The Upbeat Everyday Acts
  • Hands make the symbol of a heart (Thinkstock)Hands make the symbol of a heart (Thinkstock)

    A 106-year-old woman and a 73-year-old man have found love in a nursing home, Australia's news.com.au reports.

    Neither Marjorie Hemmerde nor her special fella Gavin Crawford expected to fall for anyone.

    "We just sort of melted into each other," Hemmerde told news.com.au. "We get along like old friends, the age gap doesn't seem to matter."

    Crawford said, "Marjorie is very outgoing and has good outlook in life." He also told news.com.au that she is "always very cheerful and appreciative and we laugh together all the time."

    "I think we both have learned that life is far too short not to enjoy it," he continued.

    Neither lovebird has ever married before, which raises the question of whether Hemmerde and Crawford might consider tying the knot. It would surely be the wedding of the year, but—alas—it appears it isn't going to happen.

    "I'm too irresponsible," Hemmerde told news.com.au. "I quite like living in sin."

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  • For many who return from war, the battle does not end. And for many service connected disabled veterans, transitioning back home is difficult, partly because their houses were not built to accommodate their physical or mental needs.

    Learning firsthand how great the need is, friends and Iraq War veterans Dale Beatty and John Gallina formed Purple Heart Homes, a nonprofit organization. Driven by the belief that no veteran should be left behind, Purple Heart Homes, with help from local communities, committed itself to ensuring quality-of-life solutions for disabled American veterans from all eras.

    In 2004, Beatty and Gallina nearly died together when their Humvee was blown up by an IED in Iraq. Beatty lost both his legs, and Gallina suffered severe head and back injuries. Beatty in particular found that his home was not suited for his disability. “Before I had a house that was accessible, I crawled around on the floor, or my knuckles scraped on the door every time as the wheelchair was

    Read More »from Purple Heart Homes: Building Respect and Community One House at a Time
  • Jacket worn by World War II pilot Robert Arand (Jennifer Hlad © 2013 Stars and Stripes)Jacket worn by World War II pilot Robert Arand (Jennifer Hlad © 2013 Stars and Stripes)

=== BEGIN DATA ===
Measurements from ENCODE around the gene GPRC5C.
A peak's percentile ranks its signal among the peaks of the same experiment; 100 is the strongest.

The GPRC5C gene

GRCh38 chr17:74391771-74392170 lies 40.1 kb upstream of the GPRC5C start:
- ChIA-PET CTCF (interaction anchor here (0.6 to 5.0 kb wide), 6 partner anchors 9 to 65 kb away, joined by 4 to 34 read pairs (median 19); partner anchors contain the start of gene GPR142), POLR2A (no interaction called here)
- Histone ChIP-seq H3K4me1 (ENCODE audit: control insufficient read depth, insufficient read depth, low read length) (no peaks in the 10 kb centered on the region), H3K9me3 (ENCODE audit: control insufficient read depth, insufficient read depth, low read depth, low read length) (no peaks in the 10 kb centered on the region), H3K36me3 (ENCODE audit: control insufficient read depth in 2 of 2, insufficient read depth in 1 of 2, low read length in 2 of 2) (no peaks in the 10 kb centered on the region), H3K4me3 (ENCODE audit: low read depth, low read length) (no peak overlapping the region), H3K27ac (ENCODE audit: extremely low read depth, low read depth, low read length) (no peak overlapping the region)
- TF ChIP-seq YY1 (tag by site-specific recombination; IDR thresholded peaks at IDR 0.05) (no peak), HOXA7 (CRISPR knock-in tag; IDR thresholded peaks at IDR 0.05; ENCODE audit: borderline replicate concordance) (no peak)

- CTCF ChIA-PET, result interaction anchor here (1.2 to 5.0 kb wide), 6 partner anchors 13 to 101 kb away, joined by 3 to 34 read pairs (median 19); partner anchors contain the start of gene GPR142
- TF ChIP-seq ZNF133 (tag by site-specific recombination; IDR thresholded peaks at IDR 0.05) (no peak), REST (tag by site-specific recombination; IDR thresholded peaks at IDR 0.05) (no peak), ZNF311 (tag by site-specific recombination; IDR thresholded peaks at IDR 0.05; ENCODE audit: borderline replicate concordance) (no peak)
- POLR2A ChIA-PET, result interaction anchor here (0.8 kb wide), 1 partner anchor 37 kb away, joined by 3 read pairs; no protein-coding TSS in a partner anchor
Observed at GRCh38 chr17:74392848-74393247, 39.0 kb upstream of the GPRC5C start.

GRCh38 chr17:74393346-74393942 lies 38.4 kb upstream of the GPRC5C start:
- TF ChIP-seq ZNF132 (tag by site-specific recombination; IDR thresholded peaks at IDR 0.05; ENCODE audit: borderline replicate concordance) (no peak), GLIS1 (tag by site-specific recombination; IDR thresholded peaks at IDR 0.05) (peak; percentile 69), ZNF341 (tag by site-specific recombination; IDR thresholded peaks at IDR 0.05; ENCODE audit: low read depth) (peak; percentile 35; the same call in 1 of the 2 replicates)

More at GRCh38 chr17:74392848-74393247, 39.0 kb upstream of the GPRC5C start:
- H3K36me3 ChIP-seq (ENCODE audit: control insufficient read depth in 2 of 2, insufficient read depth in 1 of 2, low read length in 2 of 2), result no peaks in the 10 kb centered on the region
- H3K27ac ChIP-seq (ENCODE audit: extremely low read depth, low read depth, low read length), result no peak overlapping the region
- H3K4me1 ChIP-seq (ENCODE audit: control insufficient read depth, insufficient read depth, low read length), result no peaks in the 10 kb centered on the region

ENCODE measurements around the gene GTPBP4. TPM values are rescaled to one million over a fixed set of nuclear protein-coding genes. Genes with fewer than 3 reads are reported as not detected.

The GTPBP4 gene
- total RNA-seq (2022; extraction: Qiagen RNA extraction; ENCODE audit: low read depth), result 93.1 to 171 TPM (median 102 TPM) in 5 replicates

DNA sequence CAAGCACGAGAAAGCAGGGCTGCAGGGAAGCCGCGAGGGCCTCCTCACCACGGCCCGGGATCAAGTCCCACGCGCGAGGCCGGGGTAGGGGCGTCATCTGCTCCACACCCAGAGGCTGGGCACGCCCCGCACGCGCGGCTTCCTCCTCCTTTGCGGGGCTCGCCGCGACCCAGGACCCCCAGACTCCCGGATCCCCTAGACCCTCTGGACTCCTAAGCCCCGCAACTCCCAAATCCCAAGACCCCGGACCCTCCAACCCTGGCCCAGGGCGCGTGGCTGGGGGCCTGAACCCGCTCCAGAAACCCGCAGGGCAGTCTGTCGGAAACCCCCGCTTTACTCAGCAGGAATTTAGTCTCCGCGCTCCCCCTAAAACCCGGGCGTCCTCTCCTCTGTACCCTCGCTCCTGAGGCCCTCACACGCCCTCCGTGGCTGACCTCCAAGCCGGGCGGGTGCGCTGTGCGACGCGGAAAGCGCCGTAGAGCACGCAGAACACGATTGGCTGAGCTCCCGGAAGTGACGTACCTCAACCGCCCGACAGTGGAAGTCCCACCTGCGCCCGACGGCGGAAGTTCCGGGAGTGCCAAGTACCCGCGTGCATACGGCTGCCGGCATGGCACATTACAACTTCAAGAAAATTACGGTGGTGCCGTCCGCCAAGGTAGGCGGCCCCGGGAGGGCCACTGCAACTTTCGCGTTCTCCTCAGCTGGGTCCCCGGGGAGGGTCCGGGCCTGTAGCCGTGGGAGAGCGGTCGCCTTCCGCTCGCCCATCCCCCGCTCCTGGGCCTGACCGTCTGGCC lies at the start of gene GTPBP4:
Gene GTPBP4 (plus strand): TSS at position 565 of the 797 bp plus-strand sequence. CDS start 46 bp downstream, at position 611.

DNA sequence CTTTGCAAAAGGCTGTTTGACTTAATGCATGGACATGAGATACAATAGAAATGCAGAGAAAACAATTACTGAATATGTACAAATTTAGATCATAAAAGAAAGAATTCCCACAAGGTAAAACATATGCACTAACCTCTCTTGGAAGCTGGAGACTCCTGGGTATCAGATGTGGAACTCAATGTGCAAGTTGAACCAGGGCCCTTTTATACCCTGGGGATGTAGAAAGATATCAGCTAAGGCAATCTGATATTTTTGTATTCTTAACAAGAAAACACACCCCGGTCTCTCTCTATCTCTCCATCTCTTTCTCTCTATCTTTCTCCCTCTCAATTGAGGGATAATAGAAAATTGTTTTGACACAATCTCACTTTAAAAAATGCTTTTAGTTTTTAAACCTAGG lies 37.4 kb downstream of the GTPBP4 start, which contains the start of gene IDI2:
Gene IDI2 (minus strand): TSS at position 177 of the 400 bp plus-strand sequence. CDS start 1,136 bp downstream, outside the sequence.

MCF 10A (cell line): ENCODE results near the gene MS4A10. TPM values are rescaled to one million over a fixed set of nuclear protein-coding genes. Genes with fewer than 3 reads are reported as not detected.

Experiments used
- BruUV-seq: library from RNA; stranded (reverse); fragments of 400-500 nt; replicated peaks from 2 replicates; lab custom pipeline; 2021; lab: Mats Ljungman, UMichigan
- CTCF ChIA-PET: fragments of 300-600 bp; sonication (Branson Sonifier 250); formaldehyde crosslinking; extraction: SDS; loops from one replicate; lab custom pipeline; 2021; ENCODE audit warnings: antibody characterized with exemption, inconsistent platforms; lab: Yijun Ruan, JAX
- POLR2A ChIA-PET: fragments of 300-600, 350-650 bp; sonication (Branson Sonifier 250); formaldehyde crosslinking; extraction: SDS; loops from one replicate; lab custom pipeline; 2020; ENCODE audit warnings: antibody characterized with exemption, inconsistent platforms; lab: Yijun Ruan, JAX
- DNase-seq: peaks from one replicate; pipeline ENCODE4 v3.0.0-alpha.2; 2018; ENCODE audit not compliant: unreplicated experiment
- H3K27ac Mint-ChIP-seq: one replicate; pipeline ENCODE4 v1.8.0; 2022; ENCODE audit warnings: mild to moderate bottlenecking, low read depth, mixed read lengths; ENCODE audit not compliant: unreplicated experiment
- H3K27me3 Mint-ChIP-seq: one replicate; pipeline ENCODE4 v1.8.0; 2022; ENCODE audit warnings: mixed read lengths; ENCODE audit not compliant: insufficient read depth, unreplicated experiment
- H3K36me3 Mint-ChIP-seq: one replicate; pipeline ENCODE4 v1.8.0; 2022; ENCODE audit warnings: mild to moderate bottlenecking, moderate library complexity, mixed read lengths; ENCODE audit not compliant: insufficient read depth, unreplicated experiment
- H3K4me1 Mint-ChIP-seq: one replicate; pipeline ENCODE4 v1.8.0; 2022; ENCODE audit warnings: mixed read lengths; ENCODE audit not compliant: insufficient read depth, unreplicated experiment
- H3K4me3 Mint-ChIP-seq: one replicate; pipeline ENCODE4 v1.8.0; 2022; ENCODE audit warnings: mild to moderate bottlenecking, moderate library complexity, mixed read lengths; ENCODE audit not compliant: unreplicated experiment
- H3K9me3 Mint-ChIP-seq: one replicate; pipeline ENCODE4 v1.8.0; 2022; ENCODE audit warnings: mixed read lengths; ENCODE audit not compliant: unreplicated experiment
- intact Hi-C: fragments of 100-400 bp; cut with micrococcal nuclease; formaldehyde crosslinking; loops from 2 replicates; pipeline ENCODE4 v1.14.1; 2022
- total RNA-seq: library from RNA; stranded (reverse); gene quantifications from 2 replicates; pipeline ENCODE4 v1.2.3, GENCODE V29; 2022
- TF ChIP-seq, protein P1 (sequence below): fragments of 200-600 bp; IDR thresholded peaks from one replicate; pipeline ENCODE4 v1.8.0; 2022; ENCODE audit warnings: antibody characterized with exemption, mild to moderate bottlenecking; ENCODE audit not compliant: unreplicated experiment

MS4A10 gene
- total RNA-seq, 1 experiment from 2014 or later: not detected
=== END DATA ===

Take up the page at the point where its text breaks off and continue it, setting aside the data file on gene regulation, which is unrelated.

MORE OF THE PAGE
The military newspaper Stars and Stripes reports that Pentagon employee and military history enthusiast John Dodds was browsing the racks at a Washington Goodwill when his daughter called him over. Her find: an authentic WWII leather bomber jacket.

    From Stars and Stripes:

    The leather was a little stiff, but the jacket was still in good shape. On the back was a bearded, red-headed man with a winged helmet, along with the words 'Red Raiders' and '22nd Bomb Group.' The label inside had the model and order number. The lieutenant bars were in place on the shoulders.
    The jacket even had a leather name tag sewed on the front: Robert G. Arand.

    Dodds bought the jacket for $17 and then made some calls. A day later, he had 90-year-old veteran Robert Arand on the phone. Dodds told Stars and Stripes that once he spoke with Arand, he knew he wanted to return it to the veteran instead of keeping it for himself.

    Arand told the paper that the jacket was most likely given away by his wife, who he

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  • Boy with terminal illness helps feed the hungry

    NaSeaph Williams enters his surprise party (Cindy Schultz/Times Union)NaSeaph Williams enters his surprise party (Cindy Schultz/Times Union)

    A 10-year-old boy battling a terminal illness in Colonie, N.Y., has used his upcoming birthday to help feed the hungry.

    TimesUnion.com reports that NaSeaph Williams suffers from Bannayan-Riley-Ruvalcaba syndrome. The rare genetic condition has weakened his muscles, heart and lungs. It has also left him unable to walk and prone to seizures. NaSeaph's mother told the paper that her son has never let his condition affect his generosity.

    Laurel McAdoo, founder of Myles of Smyles, and Erin Musto, founder of Maddie's Mark, recently discovered the same thing. The duo, who the paper says both lost children to cancer in 2012, met NaSeaph at an event, learned of his amazing birthday wish, and quickly organized an early birthday party where, in accordance with NaSeaph's request, guests brought canned foods to donate to the needy.

    McAdoo, whose Myles of Smyles provides support for families living in the Northeast who face serious health challenges, told the paper:

    NaSeaph said he wanted to

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  • Dog helps alert owner to house fire

    File photo of Cocker Spaniel (Thinkstock)File photo of Cocker Spaniel (Thinkstock)

    Oz the dog helped save his owner's life when a fire broke out in Northumberland County, Pennsylvania.

    WNEP reports that Randy Merlo was fast asleep in his home when Oz sensed something was wrong. Merlo told WNEP that the 12-year-old cocker spaniel woke him up on purpose.

    "He was nudging me or whatever, what I can remember, he was nudging me, and I smelled smoke and we left. Saved my life, he probably did, most likely he did,” Merlo told WNEP. "He's a good dog."

    Merlo and Oz escaped the blaze, but the house–a duplex–suffered extensive fire, smoke, and water damage. The fire reportedly originated in the basement of the vacant side of the building.

    Authorities are investigating the cause of the fire. "We determined the origin in the basement of the home. We’re saying incendiary, suspicious but still under investigation," Police Chief Brian Hollenbush told WNEP.

    Cocker spaniels are known for their loyalty. PetWave, a site that focuses on the well-being of pets, writes that they are

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